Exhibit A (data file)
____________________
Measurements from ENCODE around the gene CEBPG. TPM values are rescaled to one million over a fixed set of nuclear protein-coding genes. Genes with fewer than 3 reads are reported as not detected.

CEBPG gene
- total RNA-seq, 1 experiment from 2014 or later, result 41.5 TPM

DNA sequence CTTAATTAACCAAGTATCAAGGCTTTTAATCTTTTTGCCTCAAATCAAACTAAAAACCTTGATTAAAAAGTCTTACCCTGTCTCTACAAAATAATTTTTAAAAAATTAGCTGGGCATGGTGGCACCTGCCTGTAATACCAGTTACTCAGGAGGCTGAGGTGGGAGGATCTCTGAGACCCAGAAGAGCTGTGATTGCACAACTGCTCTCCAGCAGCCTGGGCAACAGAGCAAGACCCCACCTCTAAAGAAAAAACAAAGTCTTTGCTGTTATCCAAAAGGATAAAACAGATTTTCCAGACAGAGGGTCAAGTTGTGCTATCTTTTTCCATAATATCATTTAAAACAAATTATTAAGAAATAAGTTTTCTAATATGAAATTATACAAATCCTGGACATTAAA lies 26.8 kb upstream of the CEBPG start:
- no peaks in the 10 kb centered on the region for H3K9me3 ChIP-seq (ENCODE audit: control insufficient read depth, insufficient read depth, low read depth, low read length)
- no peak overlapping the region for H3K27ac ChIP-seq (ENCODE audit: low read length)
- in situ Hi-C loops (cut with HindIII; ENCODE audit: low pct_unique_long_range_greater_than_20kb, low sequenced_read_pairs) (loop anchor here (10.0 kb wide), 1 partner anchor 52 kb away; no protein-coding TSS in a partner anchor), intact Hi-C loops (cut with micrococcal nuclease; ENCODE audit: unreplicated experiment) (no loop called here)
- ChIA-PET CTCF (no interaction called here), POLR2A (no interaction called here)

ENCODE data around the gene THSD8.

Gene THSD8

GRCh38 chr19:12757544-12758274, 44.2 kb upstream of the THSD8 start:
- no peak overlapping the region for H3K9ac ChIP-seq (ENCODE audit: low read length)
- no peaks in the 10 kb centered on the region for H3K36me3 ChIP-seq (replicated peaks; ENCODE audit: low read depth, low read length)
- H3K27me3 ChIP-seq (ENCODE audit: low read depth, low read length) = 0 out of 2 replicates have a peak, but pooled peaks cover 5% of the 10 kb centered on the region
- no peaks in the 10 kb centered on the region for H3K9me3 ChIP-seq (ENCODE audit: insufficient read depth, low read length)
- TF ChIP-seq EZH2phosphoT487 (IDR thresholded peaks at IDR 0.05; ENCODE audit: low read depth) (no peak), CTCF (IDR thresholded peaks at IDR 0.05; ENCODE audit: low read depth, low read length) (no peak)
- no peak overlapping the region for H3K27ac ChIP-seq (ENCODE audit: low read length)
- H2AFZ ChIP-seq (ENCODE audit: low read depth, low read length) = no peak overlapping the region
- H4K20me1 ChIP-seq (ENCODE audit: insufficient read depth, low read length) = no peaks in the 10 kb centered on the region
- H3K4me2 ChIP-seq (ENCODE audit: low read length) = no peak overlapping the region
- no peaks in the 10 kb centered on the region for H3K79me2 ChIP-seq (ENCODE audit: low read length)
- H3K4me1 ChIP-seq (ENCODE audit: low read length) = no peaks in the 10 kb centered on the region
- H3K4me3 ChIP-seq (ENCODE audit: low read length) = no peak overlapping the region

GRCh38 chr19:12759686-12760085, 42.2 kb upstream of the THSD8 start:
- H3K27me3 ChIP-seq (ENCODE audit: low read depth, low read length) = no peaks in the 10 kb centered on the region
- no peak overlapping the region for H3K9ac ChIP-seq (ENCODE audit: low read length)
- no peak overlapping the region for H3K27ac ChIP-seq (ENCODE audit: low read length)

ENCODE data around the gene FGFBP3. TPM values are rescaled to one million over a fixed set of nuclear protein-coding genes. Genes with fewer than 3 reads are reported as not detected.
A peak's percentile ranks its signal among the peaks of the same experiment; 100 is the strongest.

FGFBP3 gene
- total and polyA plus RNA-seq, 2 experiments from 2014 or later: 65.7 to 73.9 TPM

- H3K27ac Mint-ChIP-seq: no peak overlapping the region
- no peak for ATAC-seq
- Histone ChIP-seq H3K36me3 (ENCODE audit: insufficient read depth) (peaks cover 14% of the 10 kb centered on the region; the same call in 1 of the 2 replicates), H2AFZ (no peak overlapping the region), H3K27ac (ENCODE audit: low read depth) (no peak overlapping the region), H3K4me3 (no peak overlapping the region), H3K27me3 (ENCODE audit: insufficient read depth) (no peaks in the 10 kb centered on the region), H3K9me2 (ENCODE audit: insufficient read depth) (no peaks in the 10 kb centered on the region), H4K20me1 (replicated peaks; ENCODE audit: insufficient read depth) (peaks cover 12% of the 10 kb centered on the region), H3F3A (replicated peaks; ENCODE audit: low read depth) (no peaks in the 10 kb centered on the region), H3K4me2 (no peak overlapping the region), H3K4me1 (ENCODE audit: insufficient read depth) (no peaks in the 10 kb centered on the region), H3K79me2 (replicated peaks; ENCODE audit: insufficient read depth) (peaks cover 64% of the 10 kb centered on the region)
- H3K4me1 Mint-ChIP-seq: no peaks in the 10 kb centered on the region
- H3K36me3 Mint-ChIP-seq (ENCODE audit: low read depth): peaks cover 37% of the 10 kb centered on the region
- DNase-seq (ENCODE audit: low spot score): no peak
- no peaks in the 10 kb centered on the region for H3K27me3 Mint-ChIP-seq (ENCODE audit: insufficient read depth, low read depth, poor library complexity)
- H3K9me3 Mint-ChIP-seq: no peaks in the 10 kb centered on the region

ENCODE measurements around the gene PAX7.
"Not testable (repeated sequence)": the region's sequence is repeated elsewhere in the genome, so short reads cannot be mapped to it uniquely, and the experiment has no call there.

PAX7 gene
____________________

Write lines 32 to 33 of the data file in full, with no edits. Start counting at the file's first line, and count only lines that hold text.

- H3K27ac Mint-ChIP-seq: no peak overlapping the region
- no peak for ATAC-seq